This was the first jolted reminder that what was being presented here was “The Velvet Underground & Nico” album Re-imagined. Cale could, I suppose, have brought in a clutch of seasoned musos, who would have recreated the album note for note, but had not. Instead he had pulled in a disparate bunch of decidedly vernal pups and pupesses. For Better or Worse.
That being said, most of the Re-imaginings worked I have to say. Venus in Furs benefited from what looked like a string octet, playing alongside Cale as he sang and sawed away at his viola. There was pleasing calypso feel to There She Goes Again, and even European Son opened with what sounded suspiciously like some Euro-disco beat intro, before the chaos intervened.
Cale actually sang on surprisingly few of the songs, and we witnessed a procession of vocalists coming and going, which did lend proceedings a slight karaoke feel at times. Best of the lot, in my opinion, was Gothic-Jazz (I made up that genre) chanteuse Nadine Shah, whose performance on Femme Fatale was a delight. And I was disappointed we did not get to see and hear more of her.
|JC during Venus in Furs.|
|Nadine Shah perfoming Femme Fatale|
The Kills (Allison Mosshart and the former Mr Kate Moss, James Hence) helped out on White Light/White Heat, as well as providing another of the highlights with their rendition of Sunday Morning. The heartbreakingly youthful images of Lou and Nico on the big screens during this one had even this old cynic doing the welling-up thing.
Super Furry Animals’ singer Gruff Rhys was drafted in for a couple of performances, but he must I am sure, have thought he had drawn the short straw on both occasions. For he first had to intone – read, really – Lou Reed's gibberish poem The Black Angel's Death Song before being compelled to skulk around in a white coat and stethescope during Lady Godiva's Operation. He stomped offstage after both his appearances with barely a backward glance, and I thought it significant he failed to turn up for the show-closing bunfight (of more anon).
Clinic's rendition of Run, Run, Run was pretty darned impressive, though.
But with Heroin we saw the return of Lias Kaci Saoudi; and he began his performance by first gobbing onto the stage, before spending most of the song grappling with his crotch, clearly trying to work out where the hell his cock had gone. His vocal interpretation here was passable I suppose, but again his histrionics just irked.
The power of Heroin (ermm, the song not the stimulant), particularly on the Live 1969 album, lies in the pathos of Reed's world-weary delivery (witness his matter-of-fact “Its my wife, and it’s my life” line), allied to Sterling Morrison’s beautifully understated guitar. Cale, by contrast, appeared content to let the youngsters thrash the thing to death.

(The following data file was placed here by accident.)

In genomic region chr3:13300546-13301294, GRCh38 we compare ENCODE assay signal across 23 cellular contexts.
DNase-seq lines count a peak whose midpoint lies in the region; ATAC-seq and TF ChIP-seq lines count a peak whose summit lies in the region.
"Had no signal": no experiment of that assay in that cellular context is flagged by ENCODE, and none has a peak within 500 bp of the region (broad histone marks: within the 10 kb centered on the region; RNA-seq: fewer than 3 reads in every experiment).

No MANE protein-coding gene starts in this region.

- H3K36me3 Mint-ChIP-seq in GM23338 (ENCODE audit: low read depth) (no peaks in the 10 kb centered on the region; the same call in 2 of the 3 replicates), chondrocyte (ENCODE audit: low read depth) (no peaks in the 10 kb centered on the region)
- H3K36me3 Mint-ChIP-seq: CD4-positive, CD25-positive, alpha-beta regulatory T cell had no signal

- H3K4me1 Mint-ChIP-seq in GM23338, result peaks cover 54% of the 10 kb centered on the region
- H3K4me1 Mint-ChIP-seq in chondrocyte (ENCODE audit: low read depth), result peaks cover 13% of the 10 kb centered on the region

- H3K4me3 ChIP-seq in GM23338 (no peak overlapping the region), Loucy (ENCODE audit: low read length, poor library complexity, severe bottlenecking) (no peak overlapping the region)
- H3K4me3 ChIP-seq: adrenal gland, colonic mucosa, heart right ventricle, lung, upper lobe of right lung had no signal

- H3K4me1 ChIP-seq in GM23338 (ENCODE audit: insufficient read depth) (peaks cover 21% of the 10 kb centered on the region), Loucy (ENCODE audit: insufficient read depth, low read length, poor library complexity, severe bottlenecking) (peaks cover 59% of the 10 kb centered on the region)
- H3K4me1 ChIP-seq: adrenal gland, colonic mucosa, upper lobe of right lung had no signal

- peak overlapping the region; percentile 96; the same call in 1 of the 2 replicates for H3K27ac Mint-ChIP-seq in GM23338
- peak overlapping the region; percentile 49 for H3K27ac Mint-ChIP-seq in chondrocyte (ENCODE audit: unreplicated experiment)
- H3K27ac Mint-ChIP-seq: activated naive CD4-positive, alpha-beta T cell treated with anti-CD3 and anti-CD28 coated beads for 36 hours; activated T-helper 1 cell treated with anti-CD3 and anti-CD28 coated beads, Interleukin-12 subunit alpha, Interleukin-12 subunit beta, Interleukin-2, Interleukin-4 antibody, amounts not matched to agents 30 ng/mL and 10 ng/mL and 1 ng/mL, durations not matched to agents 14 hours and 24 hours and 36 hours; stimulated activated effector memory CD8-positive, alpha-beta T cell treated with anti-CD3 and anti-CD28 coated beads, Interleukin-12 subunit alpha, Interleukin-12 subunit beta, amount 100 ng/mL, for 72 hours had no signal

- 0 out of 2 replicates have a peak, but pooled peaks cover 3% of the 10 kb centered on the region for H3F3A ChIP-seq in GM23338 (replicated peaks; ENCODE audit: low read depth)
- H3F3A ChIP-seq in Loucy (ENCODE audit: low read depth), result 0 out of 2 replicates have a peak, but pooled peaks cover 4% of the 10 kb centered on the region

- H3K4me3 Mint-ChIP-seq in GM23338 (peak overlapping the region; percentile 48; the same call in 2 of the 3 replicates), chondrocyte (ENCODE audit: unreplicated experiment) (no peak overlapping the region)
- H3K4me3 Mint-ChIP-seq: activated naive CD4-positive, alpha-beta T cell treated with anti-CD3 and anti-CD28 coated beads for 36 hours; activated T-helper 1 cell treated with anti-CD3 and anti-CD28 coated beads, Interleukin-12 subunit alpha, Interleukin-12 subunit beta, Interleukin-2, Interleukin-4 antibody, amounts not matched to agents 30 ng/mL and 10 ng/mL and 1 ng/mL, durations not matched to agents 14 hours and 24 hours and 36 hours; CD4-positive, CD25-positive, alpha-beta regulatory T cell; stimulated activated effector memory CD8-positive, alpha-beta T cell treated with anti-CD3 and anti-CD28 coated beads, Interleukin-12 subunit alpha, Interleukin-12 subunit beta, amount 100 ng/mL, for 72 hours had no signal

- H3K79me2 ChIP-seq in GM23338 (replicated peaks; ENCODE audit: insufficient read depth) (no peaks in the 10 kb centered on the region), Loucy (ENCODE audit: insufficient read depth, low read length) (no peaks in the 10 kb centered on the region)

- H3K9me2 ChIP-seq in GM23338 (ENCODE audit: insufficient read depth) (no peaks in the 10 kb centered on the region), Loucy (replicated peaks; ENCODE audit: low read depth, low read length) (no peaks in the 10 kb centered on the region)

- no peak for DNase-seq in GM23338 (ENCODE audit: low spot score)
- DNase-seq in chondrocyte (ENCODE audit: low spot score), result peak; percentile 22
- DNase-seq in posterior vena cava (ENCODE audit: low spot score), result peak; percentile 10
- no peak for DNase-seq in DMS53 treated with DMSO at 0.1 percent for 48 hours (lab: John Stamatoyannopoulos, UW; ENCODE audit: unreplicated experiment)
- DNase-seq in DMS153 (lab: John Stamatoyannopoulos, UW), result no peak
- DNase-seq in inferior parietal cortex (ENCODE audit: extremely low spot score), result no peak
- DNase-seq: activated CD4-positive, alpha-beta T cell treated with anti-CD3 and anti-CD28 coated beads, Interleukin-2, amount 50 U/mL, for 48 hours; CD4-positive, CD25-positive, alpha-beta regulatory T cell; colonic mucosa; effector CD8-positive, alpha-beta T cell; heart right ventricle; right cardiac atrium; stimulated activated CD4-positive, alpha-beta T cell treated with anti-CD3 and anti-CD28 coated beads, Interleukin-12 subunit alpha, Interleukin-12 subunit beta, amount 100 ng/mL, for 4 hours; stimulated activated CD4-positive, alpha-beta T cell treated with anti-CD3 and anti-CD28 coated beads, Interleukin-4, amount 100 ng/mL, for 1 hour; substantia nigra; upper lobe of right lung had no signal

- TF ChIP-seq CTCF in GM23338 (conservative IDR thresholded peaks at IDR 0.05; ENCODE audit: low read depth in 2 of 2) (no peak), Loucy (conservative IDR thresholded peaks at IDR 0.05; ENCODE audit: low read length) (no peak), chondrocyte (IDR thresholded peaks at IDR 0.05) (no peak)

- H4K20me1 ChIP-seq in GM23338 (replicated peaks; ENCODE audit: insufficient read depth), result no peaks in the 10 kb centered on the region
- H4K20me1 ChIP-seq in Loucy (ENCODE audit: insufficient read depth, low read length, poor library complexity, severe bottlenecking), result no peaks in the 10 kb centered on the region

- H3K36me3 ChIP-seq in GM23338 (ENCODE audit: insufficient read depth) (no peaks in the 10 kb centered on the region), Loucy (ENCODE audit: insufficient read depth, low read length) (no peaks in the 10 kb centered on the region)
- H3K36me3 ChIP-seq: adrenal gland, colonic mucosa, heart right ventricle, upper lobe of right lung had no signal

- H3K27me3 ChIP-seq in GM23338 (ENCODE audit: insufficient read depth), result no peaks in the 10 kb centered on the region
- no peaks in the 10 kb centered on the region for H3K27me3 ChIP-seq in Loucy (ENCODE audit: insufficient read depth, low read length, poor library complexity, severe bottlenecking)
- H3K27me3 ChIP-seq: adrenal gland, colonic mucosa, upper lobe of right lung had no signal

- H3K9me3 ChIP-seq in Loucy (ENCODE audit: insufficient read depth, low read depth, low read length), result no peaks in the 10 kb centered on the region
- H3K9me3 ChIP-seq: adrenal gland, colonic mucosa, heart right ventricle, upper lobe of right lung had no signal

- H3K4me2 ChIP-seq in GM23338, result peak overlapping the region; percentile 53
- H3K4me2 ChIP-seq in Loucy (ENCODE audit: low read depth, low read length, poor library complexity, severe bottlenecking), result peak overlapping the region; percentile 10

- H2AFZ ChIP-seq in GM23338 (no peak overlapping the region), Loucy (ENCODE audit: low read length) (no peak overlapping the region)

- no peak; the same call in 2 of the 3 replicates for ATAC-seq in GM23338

But for all that, I felt it would have been a good way to end the show…particularly if Cale had then invited Moe Tucker on stage for an encore of Temptation Inside Your Heart, say.
But instead we got a soul-sapping 22 minute Sister Ray tsunami.
What this song on the White Light/White Heat album represents is a unique captured moment in time: four young musicians pushing back the boundaries of rock'n'roll. Nothing like it had been done before, although, tellingly, it has been done a zillion times since.
To attempt to recreate – or even re-imagine - the thing, misses the point completely, in my opinion.
Cale's rendition this evening was moderately entertaining for its curiosity value for about three minutes......after which it swiftly outstayed it's welcome. Gruff Rhys clearly decided to have nothing to do with the nonsense and wisely stayed off stage, although everyone else was dragged in. Allison Mosshart soon lost interest, and ended up squatting down off-stage, occasionally rousing herself to squawk into the mike. Even twat-in-residence Saoudi appreciated the utter pointlessness of the whole sorry episode by comically taking an exaggerated look at his watch mid-way through.
This sort of self-indulgent dross was the very thing punk was designed to put an end to. There was more relief than anything else in the desultory applause which met the conclusion of the ordeal, and little real enthusiasm for an encore, as folks swiftly began drifting off.
For by then I think we realised we were not going to see who we all wanted to: Moe.
|John Cale - Liverpool 2017|
I'm Waiting For the Man / White Light/White Heat
All Tomorrow's Parties
Venus in Furs
I'll be Your Mirror
Run, Run, Run
The Black Angel's Death Song
There She Goes Again
Lady Godiva's Operation